North Korea may turned more open to South Korea, and the world, but its political indoctrination tactics toward its citizens remain unchanged.
To keep up with its political agenda, North Korea has developed a software designed to teach its ideology to party members and workers, that according to the official newspaper Rodong Sinmun.
Dubbed 'Chongseo 1.0', the software is an encyclopedia-like e-book, packed with curated writings by North Korea’s founder Kim Il-sung and his son Kim Jong-il, who also ruled the country between 1994 and 2011. It also contains information from combined classic works and anecdotes about the two leaders, as well as material related to the Kim Jong-un.
The software is available for multiple operating systems, including North Korea’s own Linux-based Red Star.
With the software being made available nationwide, the country is planning to develop Chongseo 2.0, an improved version of the software with additional features like voice reading.
The initiative by North Korea is part of the government's wider effort to counter the penetration of foreign influences through the proliferation of technology.
North Koreans do have access to the internet, thanks to the country's available broadband infrastructure that include fiber optics. However, connectivity to the broader internet is strictly limited. Only foreigners and people from the government can enjoy the less restricted internet that is not within the Kwangmyong' intranet.
North Korea only has about 7,000 web users, most of whom are restricted from accessing the broader internet.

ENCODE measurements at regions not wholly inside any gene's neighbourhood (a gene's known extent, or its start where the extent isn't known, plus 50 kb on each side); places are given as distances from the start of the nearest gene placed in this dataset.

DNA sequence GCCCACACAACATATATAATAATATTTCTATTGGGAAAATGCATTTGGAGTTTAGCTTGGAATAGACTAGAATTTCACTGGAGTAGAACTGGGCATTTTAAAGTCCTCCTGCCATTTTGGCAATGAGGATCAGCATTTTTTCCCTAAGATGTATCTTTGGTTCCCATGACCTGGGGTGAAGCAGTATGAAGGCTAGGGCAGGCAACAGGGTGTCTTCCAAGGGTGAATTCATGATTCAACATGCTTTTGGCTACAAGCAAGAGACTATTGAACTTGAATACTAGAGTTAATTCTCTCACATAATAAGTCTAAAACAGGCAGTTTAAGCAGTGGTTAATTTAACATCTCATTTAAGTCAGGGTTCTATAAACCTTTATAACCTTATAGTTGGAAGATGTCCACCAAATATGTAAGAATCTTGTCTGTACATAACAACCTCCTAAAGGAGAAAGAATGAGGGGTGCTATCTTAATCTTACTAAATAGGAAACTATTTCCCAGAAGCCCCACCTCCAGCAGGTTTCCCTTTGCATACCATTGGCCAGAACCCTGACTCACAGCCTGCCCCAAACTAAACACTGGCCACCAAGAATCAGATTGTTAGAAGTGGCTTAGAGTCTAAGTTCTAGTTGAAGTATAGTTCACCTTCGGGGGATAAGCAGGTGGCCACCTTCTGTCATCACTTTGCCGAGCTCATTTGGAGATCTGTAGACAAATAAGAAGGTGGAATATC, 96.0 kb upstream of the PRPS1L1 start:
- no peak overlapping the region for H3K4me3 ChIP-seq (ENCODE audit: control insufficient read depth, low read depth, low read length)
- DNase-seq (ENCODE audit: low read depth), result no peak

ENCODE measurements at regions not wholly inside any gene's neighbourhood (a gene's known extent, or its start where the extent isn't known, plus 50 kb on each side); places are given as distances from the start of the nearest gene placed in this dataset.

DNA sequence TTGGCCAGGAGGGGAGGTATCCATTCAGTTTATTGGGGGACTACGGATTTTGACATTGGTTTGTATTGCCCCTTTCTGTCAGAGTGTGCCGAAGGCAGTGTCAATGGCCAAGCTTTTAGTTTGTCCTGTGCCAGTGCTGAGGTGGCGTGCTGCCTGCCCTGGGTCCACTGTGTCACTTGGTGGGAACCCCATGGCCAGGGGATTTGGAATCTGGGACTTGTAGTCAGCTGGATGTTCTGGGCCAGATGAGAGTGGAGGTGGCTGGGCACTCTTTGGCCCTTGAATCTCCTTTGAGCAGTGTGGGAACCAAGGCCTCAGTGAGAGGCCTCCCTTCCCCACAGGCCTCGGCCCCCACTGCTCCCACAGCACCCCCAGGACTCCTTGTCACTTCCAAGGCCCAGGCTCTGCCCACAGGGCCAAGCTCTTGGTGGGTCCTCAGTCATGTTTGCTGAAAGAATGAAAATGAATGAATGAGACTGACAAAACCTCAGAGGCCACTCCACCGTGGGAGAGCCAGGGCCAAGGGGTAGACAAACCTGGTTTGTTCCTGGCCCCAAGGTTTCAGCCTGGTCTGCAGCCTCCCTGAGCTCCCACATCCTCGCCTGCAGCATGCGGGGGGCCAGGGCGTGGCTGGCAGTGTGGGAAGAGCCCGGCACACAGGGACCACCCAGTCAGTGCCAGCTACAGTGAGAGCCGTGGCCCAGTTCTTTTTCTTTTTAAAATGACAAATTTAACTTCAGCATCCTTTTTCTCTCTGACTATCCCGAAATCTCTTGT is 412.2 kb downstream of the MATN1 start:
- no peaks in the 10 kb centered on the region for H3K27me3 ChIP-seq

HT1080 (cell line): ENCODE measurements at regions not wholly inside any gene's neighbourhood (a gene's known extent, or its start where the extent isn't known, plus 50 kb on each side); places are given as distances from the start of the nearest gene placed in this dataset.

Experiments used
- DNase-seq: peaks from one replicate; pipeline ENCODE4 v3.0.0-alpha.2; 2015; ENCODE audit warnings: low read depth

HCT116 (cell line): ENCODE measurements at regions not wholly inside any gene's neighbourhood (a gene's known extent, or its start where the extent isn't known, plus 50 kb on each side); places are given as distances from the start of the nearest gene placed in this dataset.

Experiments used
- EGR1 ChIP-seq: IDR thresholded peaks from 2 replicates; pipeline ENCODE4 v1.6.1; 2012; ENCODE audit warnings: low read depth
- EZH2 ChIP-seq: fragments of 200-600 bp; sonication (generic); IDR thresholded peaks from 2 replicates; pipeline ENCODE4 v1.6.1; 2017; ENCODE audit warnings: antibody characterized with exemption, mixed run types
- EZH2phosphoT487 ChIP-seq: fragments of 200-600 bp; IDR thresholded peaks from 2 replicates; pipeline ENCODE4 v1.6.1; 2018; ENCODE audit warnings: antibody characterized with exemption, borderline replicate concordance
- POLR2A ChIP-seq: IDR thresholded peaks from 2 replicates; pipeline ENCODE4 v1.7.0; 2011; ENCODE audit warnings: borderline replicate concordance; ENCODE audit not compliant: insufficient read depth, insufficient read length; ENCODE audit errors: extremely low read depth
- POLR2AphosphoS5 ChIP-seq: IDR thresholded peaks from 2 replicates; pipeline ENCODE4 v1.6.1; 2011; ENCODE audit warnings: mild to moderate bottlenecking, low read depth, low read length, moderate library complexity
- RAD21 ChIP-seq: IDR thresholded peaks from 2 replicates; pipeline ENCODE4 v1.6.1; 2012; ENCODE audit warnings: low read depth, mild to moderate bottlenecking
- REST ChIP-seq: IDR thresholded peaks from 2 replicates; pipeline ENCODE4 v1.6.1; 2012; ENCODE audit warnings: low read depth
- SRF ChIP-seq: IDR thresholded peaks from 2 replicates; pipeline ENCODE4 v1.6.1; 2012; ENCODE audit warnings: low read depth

But with about six million smartphones in circulation in the country, North Korea's 25 million population has become increasingly aware of the world outside their homeland.
Although North Korea runs its own state-sanctioned intranet, foreign news can still enter the country. Digitization here is responsible for the entrance of the unrestricted information and entertainment, in the forms of portable devices like USBs.
Among a few, this is where the authorities have started experiencing some struggles.
Censorship in North Korea is considered one of the most extreme in the world.
With the government able to take strict control over communications, North Korean citizens are restricted to consume only those information controlled by the government. All media outlets are owned and tightly controlled.
North Korean citizens buying a radio set or television are required to get special permission from officials at their places of residence or employment. These devices are preset to only receive the government frequencies and sealed with a label to prevent tampering with the equipment. The removal of the official seal is punishable by law.
These attempts are to force citizens to only get their news from dedicated sources.
Most of the information North Koreans receive, contain political propaganda and promoting the personality of Kim Il-sung, Kim Jong-il and Kim Jong-un.
The government of Kim Jong-un here, has the absolute authority over and control of the press and information in the country.
According to Reporters Without Borders' annual Press Freedom Index, North Korea occupied the last place on its list in 2017.